Judge reserves decision on certification of RCMP systemic racism class action

Justice Department counsel say lawsuit is ‘fundamentally flawed,’ shouldn’t proceed


Joe David (J.D.) Nasogaluak, lead plaintiff in the claim, dancing at the MMIWG national inquiry's closing ceremony in 2019. Photo courtesy Diane Nasogaluak

A Federal Court judge has reserved her decision on whether or not to certify a $600-million systemic discrimination class action against the RCMP in the territories following a two-day hearing that wrapped up on Tuesday.

Government lawyers defending the Mounties told Justice Glennys McVeigh that even though top federal officials – including Prime Minister Justin Trudeau and RCMP Commissioner Brenda Lucki – acknowledge the pervasive presence of systemic racism, these comments should be interpreted as a pledge to do better and not legally relevant to the case.

“We say that these statements are not legal admissions, and they do not impact the structure of the plaintiffs’ claim,” said co-counsel Brent Thompson.

“They indicate that what is needed is more progress on policy, and that government must prioritize work to combat racism.”

The class action requires McVeigh’s consent, or certification, to proceed. She reserved her decision after presiding over an MMIWG certification hearing, also against the RCMP, in September 2020.

This claim was filed in 2018 by Joe David (J.D.) Nasogaluak. He says the RCMP assaulted him and called him a “stupid f—cking Native” and “Native punk kid” while out snowmobiling with friends when he was 15.

He’s now 19. As lead plaintiff, he represents all Indigenous people in Nunavut, Northwest Territories and the Yukon who accuse the RCMP of assaulting them or mistreating them because of their race.

Five more complainants have also sworn affidavits accusing Mounties of subjecting them to humiliating and cruel instances of brutality, neglect or racist misconduct.

Catherine Coughlan, co-counsel for the RCMP, said these unproven allegations make the plaintiff’s core claim of harm “entirely theoretical” until individual cases of assault are determined.

She said this would require significant adjudication and investigation in every case, making a group proceeding the less preferred route.

“This case is fundamentally flawed,” said Coughlan. “It’s fundamentally flawed by the inherently individualized nature of the claims that are actually being made.”

Defendant’s counsel noted that the plaintiffs’ altercations with police happened at different times, places and under different circumstances throughout the territories.

They insisted further that allegations of assault and harm are “too nebulous” to define a certifiable class and “overbroad” as criteria.

“There is no viable objective measure to easily ascertain class membership on the basis of an allegation,” said Thompson.

“It draws from too many vast circumstances, too many disparate events.”

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McVeigh heard the plaintiff’s arguments for certification from Koskie Minsky lawyer James Sayce on Monday.

He anticipated these points. He argued a class action “is the only option” in this case.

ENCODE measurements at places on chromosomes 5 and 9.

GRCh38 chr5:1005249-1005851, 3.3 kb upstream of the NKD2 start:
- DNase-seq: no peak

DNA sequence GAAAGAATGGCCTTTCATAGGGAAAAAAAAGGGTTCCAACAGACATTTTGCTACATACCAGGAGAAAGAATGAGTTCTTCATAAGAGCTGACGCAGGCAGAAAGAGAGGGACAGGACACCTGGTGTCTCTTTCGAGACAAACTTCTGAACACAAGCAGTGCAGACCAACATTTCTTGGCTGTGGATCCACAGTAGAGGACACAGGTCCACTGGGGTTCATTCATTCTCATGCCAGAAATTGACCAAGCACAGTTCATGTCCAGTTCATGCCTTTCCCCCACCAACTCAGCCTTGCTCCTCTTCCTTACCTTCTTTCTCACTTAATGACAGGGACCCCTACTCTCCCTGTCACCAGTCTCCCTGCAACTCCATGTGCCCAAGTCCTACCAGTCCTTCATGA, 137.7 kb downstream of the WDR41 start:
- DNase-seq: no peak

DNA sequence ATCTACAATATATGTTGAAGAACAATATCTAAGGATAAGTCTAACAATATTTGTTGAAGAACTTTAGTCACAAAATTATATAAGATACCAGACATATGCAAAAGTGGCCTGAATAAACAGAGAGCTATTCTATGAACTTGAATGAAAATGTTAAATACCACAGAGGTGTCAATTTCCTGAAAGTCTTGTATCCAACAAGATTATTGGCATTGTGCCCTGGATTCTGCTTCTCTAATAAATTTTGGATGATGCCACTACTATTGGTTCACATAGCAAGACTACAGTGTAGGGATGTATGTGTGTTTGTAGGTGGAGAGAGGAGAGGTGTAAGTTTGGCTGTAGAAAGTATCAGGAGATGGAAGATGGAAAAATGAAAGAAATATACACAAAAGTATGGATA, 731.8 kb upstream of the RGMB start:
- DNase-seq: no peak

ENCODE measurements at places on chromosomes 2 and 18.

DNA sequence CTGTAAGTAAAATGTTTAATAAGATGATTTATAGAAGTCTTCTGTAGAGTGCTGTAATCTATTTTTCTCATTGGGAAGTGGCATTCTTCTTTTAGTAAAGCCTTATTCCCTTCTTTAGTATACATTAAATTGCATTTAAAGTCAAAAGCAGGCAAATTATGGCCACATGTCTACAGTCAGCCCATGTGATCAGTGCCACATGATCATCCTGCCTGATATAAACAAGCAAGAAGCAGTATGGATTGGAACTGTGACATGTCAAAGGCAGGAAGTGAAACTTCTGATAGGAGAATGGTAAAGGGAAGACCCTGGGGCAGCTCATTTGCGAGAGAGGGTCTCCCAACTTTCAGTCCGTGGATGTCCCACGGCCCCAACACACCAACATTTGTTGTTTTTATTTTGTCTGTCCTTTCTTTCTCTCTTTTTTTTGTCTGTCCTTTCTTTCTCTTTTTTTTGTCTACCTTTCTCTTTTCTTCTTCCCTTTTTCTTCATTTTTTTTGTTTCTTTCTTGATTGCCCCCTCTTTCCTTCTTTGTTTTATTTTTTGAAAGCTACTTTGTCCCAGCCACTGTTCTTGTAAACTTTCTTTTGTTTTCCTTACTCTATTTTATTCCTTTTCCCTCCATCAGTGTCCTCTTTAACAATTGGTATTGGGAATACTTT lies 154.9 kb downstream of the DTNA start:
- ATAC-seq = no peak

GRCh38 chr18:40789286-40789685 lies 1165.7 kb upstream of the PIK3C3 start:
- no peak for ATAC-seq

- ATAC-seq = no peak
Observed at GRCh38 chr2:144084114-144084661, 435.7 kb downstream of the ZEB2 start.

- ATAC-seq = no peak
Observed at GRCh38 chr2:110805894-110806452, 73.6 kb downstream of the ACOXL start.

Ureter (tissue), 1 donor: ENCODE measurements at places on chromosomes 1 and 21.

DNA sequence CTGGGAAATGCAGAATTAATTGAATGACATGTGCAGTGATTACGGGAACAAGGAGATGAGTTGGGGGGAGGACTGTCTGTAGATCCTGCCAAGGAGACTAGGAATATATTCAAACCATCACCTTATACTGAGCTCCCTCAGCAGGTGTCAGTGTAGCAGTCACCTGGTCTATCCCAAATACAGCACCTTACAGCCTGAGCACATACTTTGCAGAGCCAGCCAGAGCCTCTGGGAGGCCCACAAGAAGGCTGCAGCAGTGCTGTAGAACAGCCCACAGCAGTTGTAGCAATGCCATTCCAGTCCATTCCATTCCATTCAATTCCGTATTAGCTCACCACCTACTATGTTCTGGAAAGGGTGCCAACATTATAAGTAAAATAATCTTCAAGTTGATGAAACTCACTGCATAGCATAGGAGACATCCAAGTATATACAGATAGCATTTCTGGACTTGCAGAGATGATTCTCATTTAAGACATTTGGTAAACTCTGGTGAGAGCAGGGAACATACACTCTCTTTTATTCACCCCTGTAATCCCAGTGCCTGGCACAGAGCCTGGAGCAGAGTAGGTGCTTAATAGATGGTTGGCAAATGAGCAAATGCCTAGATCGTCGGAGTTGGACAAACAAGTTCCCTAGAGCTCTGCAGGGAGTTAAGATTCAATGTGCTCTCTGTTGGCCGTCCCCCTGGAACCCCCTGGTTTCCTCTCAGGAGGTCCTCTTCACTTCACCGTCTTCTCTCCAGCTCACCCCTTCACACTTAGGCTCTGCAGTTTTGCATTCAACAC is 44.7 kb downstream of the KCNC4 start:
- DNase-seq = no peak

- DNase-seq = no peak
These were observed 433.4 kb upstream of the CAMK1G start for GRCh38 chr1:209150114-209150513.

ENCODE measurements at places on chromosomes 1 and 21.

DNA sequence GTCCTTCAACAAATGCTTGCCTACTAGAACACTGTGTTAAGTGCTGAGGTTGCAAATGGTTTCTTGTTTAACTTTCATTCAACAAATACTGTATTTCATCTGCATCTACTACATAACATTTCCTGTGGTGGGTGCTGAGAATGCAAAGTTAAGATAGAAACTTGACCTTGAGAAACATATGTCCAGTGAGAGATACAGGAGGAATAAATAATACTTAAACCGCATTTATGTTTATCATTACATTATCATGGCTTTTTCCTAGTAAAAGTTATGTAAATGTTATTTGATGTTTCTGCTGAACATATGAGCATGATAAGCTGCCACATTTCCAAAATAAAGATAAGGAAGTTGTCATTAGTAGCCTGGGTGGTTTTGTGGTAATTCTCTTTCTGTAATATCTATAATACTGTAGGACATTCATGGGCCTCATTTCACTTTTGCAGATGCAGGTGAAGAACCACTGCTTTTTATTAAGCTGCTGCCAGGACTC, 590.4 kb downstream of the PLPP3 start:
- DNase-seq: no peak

“This type of litigation simply isn’t possible if it were to be brought by one person, let alone hundreds of thousands of people,” Sayce told the court.

He noted that all group suits brought against the RCMP in the last five years have been certified.

He said the near 3,000 pages of evidence filed by the plaintiff are more than enough to indicate the presence of systemic problems. The filings consist of government documents, news articles, an expert report and sworn affidavits.

“The plaintiff has filed a substantial body of evidence over a long period of time that speaks to systemic evidence, systemic problems, systemic failures and what is well known in the territories as a daily reality of discrimination,” said Sayce.

“There are very serious ramifications of that discrimination.”

The RCMP’s lawyers relied on several other points. They said police use of force is constitutional when exercised within the parametres of the law. They also argued the plaintiff’s lawyers failed to establish existence of a duty of care or fiduciary duty.

“This is not a case where the class-wide duty of care is said to arise from a single incident or act, for example and air crash or train derailment,” said Coughlan.

“The duty alleged arises from different acts in different circumstances and in relation to different individuals.”

She also said “there is no Indigenous interest at play” because the claim is about policing.

“What’s at play, of course, is the role of the police in enforcing peace and the public’s interest in that. There’s no cognizable Indigenous interest in play in a policing context.”

Sayce delivered his hour-long reply on Tuesday afternoon. He referred to the sworn accounts of the complainants, who are all Indigenous, that describe widespread fear and mistrust of the RCMP in the North.

“Canada took it upon themselves to be the police in these territories. They undertook to act in the best interest of the class, the Indigenous putative class members, when it assumed exclusive jurisdiction over policing in the territories,” he said.

Canada’s lawyers insisted there is no “policy of discrimination” at the RCMP – but rather a policy of non-discriminatory and bias-free policing.

Sayce argued that police break this policy in their daily operations. He said it’s fair game for litigation.

“What we’re talking about here isn’t Justin Trudeau sitting down and drafting a policy saying, ‘You must discriminate’,” he added.

“What we’re talking about is a decision, traditions, conduct that’s passed from senior members to junior members that’s systemic across detachments.”

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